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The End of Nuclear Power?  

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In reply to: kahuna1 on Wednesday 08/08/07 08:20pm


No change to fundamentals! The crunch is looking bigger.


US is well & truly on board now - they get it now. This type of news is coming out weekly.



1) TVA May Finish Reactor, 35 Years After Starting (Update3)


By Tina Seeley



The Browns Ferry Nuclear Reactor Aug. 1 (Bloomberg) -- The board of the Tennessee Valley Authority unanimously approved plans today to complete work on the Watts Bar 2 reactor, in what could be the first U.S. nuclear plant to begin operating in the 21st century.


TVA, the largest U.S. public power agency, halted construction of Watts Bar Unit 2 in Tennessee in 1985. The federally owned authority maintained its 34-year-old construction permit with regulators, and could now use it to resume work at the site as early as January. The 1,180-megawatt reactor could be completed by 2013 at a cost of $2.49 billion.


``We are convinced Unit 2 offers TVA and its stakeholders the most economical and environmentally sound way of meeting the valley's needs'' for additional power, Howard Thrailkill, a member of TVA's board, said before the unanimous vote at today's public meeting.


TVA, which gets about 32 percent of its power from six reactors at three sites, could be ``two to three years ahead of everybody else'' building new reactors, Nils Diaz, former chairman of the U.S. Nuclear Regulatory Commission, said in an interview last week.


U.S. Regulators are expecting applications to build 27 new reactors in 2007 and 2008. No new reactors have been ordered in the U.S. since 1978, a year before the partial meltdown at Three Mile Island Unit 2 in Pennsylvania.


Watts Bar, located about 65 miles (105 kilometers) southwest of Knoxville, Tennessee, will be the second major nuclear project the authority has taken on in recent years.


TVA earlier this year returned its Browns Ferry 1 reactor in Alabama to service after a 22-year shutdown. The reactor underwent a five-year, $1.8 billion refurbishment.


Fastest and Cheapest


Finishing the reactor would be the fastest and cheapest way to get additional, round-the-clock, power supplies in the region, Ashok Bhatnagar, TVA senior vice president, told the board at a public meeting today.


Bhatnagar estimated the cost of power from Watts Bar 2 at $44 a megawatt-hour, 24 percent less than the cost of power from a new reactor, 20 percent less than a coal-fired plant and 43 percent cheaper than power from a natural-gas unit. He said the authority could recover its costs in 12 years.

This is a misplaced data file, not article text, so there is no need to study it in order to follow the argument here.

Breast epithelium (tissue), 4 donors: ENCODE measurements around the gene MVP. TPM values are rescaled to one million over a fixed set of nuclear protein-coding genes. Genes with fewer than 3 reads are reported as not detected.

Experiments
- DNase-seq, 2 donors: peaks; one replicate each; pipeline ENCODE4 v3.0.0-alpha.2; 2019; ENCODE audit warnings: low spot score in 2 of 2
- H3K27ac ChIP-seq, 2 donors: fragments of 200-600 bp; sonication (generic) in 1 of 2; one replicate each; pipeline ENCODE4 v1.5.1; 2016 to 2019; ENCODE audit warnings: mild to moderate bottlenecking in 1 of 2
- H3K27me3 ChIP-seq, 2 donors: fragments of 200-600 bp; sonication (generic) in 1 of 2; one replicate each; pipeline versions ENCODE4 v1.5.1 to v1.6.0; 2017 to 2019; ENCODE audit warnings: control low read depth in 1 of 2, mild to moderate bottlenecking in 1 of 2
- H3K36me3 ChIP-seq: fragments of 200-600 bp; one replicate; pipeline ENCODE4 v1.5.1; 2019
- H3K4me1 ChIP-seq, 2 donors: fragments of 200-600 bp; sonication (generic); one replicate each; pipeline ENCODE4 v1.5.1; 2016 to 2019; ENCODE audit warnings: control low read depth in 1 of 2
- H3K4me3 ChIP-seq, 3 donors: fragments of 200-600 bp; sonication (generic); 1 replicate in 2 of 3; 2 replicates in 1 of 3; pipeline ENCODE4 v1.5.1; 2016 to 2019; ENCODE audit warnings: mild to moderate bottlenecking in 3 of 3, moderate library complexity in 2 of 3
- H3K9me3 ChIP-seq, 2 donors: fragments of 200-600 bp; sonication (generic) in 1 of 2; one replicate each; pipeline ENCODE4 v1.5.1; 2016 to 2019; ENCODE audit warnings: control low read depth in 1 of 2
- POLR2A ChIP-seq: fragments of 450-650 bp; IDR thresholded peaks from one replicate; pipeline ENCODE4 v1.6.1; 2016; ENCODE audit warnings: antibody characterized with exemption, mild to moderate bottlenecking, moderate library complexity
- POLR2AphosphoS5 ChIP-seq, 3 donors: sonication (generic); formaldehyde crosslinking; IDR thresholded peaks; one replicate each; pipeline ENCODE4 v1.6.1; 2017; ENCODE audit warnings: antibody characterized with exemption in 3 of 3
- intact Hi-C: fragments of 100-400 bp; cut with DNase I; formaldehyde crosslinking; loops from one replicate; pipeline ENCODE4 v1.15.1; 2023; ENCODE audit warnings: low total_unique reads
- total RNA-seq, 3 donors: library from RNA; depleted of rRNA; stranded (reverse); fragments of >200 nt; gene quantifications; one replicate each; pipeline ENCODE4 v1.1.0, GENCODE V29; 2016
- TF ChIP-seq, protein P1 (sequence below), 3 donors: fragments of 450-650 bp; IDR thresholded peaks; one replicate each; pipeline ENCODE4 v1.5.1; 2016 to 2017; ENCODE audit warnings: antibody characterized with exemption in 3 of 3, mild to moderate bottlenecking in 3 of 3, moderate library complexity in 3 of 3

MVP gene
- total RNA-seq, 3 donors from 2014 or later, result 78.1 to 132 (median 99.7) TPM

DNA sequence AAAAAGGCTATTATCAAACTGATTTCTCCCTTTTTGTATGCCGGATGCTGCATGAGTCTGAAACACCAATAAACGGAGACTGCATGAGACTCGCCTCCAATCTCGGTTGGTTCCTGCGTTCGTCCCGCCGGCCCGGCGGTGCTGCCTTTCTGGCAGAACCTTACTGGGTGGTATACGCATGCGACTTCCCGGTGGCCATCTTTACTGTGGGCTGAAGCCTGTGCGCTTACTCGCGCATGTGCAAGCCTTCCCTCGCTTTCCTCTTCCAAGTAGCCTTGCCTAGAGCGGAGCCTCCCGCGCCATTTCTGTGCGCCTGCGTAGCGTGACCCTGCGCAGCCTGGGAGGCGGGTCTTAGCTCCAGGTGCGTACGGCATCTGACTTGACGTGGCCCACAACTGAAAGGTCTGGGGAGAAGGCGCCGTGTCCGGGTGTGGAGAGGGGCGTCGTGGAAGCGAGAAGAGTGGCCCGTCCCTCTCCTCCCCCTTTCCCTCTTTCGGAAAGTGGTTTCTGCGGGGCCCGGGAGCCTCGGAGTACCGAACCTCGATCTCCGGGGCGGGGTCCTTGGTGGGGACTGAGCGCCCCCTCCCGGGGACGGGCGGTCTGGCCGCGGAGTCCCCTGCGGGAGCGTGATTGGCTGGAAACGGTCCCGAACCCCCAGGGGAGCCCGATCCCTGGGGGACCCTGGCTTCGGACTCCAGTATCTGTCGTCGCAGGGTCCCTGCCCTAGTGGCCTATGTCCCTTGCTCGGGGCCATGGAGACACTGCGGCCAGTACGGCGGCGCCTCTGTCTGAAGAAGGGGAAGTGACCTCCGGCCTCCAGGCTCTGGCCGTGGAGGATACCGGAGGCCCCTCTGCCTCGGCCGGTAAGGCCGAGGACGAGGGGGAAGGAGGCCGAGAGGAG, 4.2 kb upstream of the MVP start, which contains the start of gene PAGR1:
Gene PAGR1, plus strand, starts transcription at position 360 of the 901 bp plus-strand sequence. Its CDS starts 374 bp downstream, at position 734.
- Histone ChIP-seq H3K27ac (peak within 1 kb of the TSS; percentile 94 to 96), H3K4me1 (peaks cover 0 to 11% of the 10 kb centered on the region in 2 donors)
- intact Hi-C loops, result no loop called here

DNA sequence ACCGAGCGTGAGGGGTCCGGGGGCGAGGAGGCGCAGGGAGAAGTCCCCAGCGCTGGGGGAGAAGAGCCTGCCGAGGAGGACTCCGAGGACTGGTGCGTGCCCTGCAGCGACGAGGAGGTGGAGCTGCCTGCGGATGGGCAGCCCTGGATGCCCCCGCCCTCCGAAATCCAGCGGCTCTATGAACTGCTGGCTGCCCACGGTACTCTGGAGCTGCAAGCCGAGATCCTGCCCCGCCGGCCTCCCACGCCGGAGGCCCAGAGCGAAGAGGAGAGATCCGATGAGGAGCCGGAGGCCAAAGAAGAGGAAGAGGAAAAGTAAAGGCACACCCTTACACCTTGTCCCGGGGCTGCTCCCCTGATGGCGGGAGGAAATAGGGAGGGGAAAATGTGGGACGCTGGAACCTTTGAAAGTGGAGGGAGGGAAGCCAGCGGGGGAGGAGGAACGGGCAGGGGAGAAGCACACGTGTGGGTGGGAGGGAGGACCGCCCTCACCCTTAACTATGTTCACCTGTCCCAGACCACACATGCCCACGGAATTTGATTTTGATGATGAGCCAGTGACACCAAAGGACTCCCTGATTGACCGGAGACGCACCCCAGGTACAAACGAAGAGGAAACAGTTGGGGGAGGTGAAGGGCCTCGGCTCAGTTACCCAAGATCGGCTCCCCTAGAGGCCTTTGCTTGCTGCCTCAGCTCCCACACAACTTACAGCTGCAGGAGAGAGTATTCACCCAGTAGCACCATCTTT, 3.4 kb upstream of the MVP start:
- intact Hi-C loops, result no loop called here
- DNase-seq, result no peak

The cost comparisons improve assuming the federal government imposes limits on carbon dioxide emissions, which contribute to global warming, Bhatnagar told board members. Nuclear power plants emit no greenhouse gases.


Demand for power in the seven southeastern states TVA serves, including Tennessee, Mississippi and Kentucky, is forecast to rise by 2 percent annually. The new reactor would be capable of generating enough power for about 944,000 average U.S. homes, based on Energy Department figures.


TVA broke ground at Watts Bar in 1972 and halted construction in 1985. Work was stopped when the authority looked into welding work at the reactor, during a year in which TVA shut down all its reactors to try to address ongoing safety issues.



2) Bush Says U.S. Needs Nuclear Power to Maintain Growth (Update1)


By Brendan Murray


June 21 (Bloomberg) -- President George W. Bush said the electricity needed to fuel U.S. economic growth will require more nuclear power plants, and his administration will work to ease regulatory hurdles to their construction.


Speaking at the Browns Ferry nuclear facility in Athens, Alabama, which is being restarted after a 22-year shutdown, Bush said the U.S. lags behind other Western industrial nations in using nuclear power. The U.S. gets about 20 percent of its electricity from nuclear plants, compared with about 30 percent for the European Union as a whole.